User:Bob Castle/Television Is or Was

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Not to be confused with Tiswas

A common edit I often see made to television articles is the change of is to was in the lead paragraph of a series/season which has been cancelled or ended (example).

As detailed in Wikipedia:Manual of Style (television), this understandable edit is incorrect. Articles on discontinued television programmes should nearly always start with an "is", before switching to refer to the programme in the past tense.

Reasoning[edit]

To explain why, the best example is a play or a book. Just because Hamlet or Great Expectations aren't being performed or read somewhere (although that's quite unlikely), it doesn't mean that they cease to be. Even a book that's out of print or an obscure play is still likely to physically exist somewhere on a dusty library shelf.

Thus, television programmes which are not currently being produced or broadcast also still exist. Even if they are not physically available on DVD or video, it's quite likely that they reside in an archive somewhere. Of course, if a television programme is not being made anymore, this should also be referred to straight away in the past tense to avoid confusion. Dates of broadcast in a lead section are particularly useful for this.

Example[edit]

To use one of my own articles as an example:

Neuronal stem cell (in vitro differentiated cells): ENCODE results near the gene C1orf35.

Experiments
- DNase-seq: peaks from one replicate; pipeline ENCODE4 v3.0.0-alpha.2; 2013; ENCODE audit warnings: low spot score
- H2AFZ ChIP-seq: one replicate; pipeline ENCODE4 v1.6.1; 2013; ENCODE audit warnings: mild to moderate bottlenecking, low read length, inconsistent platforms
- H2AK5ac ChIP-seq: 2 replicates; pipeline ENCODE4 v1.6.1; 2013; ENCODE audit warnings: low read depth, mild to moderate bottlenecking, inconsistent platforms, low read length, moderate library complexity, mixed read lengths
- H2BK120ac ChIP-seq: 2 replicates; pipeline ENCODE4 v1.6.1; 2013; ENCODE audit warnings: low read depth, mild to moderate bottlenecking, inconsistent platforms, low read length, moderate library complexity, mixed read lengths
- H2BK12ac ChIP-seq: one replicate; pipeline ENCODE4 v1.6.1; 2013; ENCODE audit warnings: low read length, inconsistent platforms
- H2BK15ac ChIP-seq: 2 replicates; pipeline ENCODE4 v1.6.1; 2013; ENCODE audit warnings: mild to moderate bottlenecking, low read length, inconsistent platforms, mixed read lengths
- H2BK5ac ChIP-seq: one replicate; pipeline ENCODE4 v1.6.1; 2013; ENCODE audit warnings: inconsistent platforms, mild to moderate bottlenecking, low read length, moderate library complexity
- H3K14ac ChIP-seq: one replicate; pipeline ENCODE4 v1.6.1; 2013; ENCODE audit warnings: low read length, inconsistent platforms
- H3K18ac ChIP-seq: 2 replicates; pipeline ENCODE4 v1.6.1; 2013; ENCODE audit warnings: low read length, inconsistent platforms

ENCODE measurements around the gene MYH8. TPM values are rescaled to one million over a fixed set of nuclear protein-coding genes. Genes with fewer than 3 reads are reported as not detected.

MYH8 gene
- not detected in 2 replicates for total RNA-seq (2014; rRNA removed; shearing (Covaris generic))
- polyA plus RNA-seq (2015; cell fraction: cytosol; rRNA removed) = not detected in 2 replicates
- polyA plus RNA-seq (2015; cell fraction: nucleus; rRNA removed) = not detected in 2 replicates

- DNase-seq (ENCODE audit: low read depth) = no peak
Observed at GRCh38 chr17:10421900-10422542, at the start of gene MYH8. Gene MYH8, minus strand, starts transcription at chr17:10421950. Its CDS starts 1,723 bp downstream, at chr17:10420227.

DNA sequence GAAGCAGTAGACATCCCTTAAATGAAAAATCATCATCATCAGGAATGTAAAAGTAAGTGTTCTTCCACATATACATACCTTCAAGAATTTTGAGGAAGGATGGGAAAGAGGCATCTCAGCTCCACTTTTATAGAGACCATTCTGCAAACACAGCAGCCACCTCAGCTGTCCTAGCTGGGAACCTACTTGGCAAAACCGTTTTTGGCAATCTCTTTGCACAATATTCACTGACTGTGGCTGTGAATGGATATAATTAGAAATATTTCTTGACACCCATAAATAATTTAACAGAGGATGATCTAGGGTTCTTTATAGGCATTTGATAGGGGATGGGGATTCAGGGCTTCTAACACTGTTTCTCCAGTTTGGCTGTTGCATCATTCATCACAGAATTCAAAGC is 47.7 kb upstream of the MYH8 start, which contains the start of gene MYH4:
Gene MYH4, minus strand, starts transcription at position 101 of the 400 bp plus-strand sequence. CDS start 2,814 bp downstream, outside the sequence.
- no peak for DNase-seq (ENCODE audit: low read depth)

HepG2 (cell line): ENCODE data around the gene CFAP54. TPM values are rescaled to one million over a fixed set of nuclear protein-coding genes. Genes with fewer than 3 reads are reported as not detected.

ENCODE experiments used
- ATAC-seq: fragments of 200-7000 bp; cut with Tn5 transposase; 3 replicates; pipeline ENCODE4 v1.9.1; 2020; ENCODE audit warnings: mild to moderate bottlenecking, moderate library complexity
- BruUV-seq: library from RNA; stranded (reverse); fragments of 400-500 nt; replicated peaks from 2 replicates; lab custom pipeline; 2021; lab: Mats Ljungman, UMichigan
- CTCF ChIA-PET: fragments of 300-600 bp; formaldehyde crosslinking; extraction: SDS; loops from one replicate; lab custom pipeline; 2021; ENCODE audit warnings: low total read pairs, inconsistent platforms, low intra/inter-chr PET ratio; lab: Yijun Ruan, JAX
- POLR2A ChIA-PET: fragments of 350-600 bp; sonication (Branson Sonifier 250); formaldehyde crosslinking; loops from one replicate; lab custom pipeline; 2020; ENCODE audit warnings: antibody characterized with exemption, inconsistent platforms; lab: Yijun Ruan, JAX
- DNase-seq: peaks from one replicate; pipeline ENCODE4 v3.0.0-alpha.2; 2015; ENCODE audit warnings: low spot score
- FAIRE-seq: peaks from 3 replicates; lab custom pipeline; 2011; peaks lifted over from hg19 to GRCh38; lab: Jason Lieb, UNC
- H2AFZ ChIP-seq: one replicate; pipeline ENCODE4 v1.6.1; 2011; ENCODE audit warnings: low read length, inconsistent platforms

Blackadder Goes Forth is the fourth and final series of the BBC situation comedy Blackadder, written by Richard Curtis and Ben Elton, which aired from 28 September to 2 November 1989 on BBC One.

This is because the series still exists (and is often repeated/available on DVD), but is straight away referred to in the past tense because the series was written, produced and first broadcast in 1989.

Grey areas[edit]

One slightly grey area is how to refer to an acknowledged lost series. Most early television broadcasts went out live and were never recorded, for example Starlight (TV series). In this case, one could justifiably refer to most early live television programmes entirely in the past tense, as no copies of them survive except perhaps somewhere out near Jupiter.

In addition, with the advent of video tape, many television programmes of the 1960s and 1970s were wiped over. For example, several episodes of Dad's Army or Doctor Who are missing.

In the case of programmes such as BBC TV's soap United!, it is justifiable to refer to it in the past tense, as all episodes are lost. However, in the case of something like Associated Rediffusion's No Hiding Place, it probably isn't, as a number of epispdes are still available in one form and another. (However, I would probably argue that because it's unlikely ever to gain a commercial release, and only 5% of episodes exist, "was" is perhaps the most appropriate term there.)

First and foremost, judgement should be applied on a case for case basis.

See also[edit]